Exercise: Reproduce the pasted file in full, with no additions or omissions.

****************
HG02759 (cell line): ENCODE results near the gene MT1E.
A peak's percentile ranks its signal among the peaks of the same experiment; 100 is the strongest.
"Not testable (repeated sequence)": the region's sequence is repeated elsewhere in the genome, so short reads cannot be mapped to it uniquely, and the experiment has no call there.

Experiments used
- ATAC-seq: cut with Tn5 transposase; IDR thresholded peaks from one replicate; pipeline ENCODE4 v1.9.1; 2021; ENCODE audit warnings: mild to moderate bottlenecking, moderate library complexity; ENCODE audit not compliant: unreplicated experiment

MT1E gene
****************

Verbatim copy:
HG02759 (cell line): ENCODE results near the gene MT1E.
A peak's percentile ranks its signal among the peaks of the same experiment; 100 is the strongest.
"Not testable (repeated sequence)": the region's sequence is repeated elsewhere in the genome, so short reads cannot be mapped to it uniquely, and the experiment has no call there.

Experiments used
- ATAC-seq: cut with Tn5 transposase; IDR thresholded peaks from one replicate; pipeline ENCODE4 v1.9.1; 2021; ENCODE audit warnings: mild to moderate bottlenecking, moderate library complexity; ENCODE audit not compliant: unreplicated experiment

MT1E gene